laced foundations

a friend once told me his school was built on a landfill
eventually turning so caustic, he had to vacate
and i thought “but aren’t they all?”

under god, indivisible we preach
a history constructed on loaded shot guns
and broken sums

a land pummeled with inequality,
capsized by cannonballs, sown imperceptibly
with the thieves of righteous tears

and how soon has
the symphony of passion
deluded our fibers

how soon have we forgotten
the glimmer of freedom once nascent
in puddles of blood, that it
was never hinged upon rhetoric

how soon our vision has purged
as we raise proud slabs of marble to the cityscape
hiding thoughtfully arranged vermin

we have forgotten what this all costs


I would only believe in a god who could dance.

I would only believe in a god who could dance.

“I would only believe in a god who could dance. And when I saw my devil I found him serious, thorough, profound, and solemn: it was the spirit of gravity—through him all things fall. Not by wrath does one kill but by laughter. Come, let us kill the spirit of gravity!”
― Friedrich Nietzsche, Thus Spoke Zarathustra

to politico

At what point did you forget about human beings, and exchange our lives and hearts for chess pieces? What’s the endpoint of a bill’s cycle? What legacy are you leaving for the world? I’m pleading you to ask. Tell me, at the end of the day–will you ever be something greater than your own ego? Have you truly been a force of good in the world?

You may be a ‘public servant.’ You may use rhetoric to justify your innards–but as my dad always tells me, “you can’t lie to yourself.” I want to know how you feel, lying in your bed every night. Given the benefit of the doubt, maybe you count your blessings. You’re blessed with a lot of things. Money, good looks, charisma, power, success, respect….. So that means you’re doing this whole living thing correctly, right? You’ve conquered the world’s struggles and emerge victorious. With the privilege of winning comes notoriety and spotlight, and therein lies influence. You tell yourself you’re one of the good ones. You’ll use your high-stake influence to make the world safer and brighter. The republicans, democrats, tea party, lobbyists, them–they can’t be allowed to gain power. They’re derisive. These people will let the world crumble; it’s your duty to hold office and thwart them. You–a watchdog, a beacon. Ignoring its wormy lineage, you let slip those slimy words: “for the greater good.”

I’m not asking you to be superman. I’m asking you to be honest, just once. You don’t know average Joe. You whizzed past him when you graduated summa cum laude. You don’t know the pungency of anger, fresh after discovering your brother’s death in combat. You don’t know how helpless, me, a nineteen year old girl feels when the the president of the united states will not recognize that the calculated murder of 1.5 million Armenians is genocide. You don’t know reality anymore, nor will you return. You know game theory. Maybe once, these sorrows sharpened you, but that’s all been shrouded. You’re blurry with delusions. Hidden in polar ideals. Bandaged with $20 bills, the ones which still endorse Andrew ‘Trail of Tears’ Jackson.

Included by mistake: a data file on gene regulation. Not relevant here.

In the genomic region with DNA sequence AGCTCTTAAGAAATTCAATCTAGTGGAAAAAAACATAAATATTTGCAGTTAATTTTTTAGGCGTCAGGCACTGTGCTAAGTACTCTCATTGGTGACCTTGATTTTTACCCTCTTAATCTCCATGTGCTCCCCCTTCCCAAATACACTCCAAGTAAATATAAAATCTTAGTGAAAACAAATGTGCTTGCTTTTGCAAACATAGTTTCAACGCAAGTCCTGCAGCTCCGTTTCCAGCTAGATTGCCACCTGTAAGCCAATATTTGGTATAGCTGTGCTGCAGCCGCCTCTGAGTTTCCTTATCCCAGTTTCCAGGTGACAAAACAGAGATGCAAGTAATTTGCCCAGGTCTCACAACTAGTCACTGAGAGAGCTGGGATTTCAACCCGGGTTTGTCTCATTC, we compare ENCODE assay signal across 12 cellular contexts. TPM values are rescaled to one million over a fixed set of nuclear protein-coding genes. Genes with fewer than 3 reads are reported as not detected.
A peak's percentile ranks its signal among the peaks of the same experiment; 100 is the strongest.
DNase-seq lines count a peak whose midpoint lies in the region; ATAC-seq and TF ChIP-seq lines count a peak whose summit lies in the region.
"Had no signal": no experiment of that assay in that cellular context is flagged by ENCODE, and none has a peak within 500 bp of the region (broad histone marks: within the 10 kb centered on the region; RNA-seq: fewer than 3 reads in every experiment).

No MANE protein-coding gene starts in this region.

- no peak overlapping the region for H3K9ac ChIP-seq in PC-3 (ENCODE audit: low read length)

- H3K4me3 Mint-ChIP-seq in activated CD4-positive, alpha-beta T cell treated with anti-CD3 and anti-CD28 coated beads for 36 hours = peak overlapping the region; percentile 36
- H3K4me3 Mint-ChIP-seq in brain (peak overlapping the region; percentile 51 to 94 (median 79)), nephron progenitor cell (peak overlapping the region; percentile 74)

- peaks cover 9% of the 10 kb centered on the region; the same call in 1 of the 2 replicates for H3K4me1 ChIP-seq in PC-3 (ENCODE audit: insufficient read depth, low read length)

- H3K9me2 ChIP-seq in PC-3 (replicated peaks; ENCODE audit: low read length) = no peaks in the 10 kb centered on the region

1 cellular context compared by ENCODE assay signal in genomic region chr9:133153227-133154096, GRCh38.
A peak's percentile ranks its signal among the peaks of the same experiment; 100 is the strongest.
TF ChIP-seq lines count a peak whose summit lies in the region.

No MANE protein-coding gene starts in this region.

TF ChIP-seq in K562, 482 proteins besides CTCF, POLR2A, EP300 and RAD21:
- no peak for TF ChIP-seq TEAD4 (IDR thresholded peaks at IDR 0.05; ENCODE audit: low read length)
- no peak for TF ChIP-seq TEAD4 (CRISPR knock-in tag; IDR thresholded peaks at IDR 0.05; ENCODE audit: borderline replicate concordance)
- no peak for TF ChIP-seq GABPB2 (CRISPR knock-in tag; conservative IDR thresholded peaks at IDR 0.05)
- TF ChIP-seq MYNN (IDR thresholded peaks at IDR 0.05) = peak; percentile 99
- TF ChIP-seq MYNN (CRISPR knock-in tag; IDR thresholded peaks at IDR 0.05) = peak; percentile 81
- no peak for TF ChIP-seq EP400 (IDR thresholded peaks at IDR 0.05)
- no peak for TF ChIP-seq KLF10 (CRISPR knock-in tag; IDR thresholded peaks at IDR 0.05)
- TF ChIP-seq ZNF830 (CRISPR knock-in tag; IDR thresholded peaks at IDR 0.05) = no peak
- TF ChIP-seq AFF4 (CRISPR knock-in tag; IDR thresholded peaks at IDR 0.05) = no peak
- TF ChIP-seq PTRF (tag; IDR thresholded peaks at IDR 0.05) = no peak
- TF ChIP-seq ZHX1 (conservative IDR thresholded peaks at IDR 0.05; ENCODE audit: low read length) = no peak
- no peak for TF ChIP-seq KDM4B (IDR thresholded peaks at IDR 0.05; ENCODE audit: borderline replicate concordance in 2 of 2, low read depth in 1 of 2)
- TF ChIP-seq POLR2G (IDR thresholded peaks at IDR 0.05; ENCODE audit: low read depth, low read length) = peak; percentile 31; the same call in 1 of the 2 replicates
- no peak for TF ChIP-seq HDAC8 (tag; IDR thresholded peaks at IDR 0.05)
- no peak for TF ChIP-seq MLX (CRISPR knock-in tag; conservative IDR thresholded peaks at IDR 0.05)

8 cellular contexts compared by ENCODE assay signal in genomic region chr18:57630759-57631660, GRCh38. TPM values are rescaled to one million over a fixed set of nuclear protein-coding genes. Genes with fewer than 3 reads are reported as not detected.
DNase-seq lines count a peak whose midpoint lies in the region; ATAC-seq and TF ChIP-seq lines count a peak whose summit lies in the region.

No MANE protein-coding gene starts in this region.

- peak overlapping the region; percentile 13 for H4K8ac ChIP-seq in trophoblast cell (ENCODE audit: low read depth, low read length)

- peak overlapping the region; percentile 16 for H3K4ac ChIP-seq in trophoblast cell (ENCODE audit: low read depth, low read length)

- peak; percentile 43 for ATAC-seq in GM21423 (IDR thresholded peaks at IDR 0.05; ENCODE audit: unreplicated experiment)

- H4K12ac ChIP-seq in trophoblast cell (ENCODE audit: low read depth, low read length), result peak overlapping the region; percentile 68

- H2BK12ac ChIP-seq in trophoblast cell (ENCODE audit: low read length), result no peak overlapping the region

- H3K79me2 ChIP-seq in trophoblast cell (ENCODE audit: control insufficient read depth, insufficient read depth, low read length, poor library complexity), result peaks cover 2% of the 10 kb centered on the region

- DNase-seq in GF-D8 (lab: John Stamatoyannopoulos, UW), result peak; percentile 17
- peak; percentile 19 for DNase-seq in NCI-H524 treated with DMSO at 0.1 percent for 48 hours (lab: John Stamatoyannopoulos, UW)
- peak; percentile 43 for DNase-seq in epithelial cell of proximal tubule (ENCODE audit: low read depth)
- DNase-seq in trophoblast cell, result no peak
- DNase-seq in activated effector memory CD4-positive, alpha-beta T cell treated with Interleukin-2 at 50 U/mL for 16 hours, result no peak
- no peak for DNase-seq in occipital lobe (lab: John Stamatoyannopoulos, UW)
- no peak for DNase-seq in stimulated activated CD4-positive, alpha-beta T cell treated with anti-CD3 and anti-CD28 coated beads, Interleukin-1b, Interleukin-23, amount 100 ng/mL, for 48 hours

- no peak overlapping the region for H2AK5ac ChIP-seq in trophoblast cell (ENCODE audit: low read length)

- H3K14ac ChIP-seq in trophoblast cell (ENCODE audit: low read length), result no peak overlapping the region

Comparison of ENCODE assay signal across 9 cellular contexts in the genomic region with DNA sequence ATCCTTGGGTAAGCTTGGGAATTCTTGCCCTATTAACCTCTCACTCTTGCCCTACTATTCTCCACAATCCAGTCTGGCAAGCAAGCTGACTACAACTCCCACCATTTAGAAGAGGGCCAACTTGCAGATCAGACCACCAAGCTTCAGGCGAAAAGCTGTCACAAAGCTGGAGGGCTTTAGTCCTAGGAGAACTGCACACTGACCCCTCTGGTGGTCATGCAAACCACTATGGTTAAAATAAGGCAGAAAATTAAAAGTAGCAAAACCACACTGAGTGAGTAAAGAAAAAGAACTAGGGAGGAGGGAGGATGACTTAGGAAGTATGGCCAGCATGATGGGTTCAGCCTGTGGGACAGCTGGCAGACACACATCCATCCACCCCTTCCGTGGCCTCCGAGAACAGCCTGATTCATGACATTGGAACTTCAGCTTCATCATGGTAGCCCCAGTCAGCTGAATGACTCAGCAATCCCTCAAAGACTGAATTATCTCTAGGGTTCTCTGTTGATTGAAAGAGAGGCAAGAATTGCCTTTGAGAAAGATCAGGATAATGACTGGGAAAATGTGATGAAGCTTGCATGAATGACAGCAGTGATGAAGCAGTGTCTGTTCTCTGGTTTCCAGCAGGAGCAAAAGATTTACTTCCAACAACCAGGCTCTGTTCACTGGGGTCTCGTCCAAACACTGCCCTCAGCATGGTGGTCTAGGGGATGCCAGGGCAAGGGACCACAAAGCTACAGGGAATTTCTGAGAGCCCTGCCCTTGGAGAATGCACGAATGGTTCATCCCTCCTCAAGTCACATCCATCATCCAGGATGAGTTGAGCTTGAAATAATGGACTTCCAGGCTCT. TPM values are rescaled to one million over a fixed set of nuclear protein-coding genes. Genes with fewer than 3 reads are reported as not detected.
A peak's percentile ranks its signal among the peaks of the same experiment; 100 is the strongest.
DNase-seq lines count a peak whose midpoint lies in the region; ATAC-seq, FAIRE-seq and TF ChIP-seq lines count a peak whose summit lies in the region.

I’m asking you to think about purpose. Think about Ozymandias, king of kings, known only for being forgotten. Think about why 1.5 million deaths is more than a statistic. Think about the vast sums flowing over your desk and pay attention to the cracks of our roots.

Be something more than a placeholder, please.



“Among other things, you’ll find that you’re not the first person who was ever confused and frightened and even sickened by human behavior. You’re by no means alone on that score, you’ll be excited and stimulated to know. Many, many men have been just as troubled morally and spiritually as you are right now. Happily, some of them kept records of their troubles. You’ll learn from them—if you want to. Just as someday, if you have something to offer, someone will learn something from you. It’s a beautiful reciprocal arrangement. And it isn’t education. It’s history. It’s poetry.” JD Salinger, The Catcher in the Rye

ad infinitum, odysseus


i want to understand the
perpetuation of hatred,
beyond earth’s tremble
from my blurred vantage
i say sin is cyclical, we
sift through numbers
like a sailor thirsty for land
drowning in faith
starving for home;
one day arriving,
to a singular soul,
leaking subterraneous
and surreptitious,
from mirrors and retraction.
maybe verity can quench us
shaking, shifting with wonder
but darkness only tells riddles
and while zarathustra speaks
so history goes and
as i’ve so tritely heard
“we’ve had it all along”


“he said the gr…

“he said the great presence
that permitted everything and transmuted it
in poetry was passion
passion was genius and he praised movement and invention

I had hardly begun to read
I asked how can you ever be sure
that what you write is really
any good at all and he said you can’t

you can’t you can never be sure
you die without knowing
whether anything you wrote was any good
if you have to be sure don’t write”

From WS Merwin’s Berryman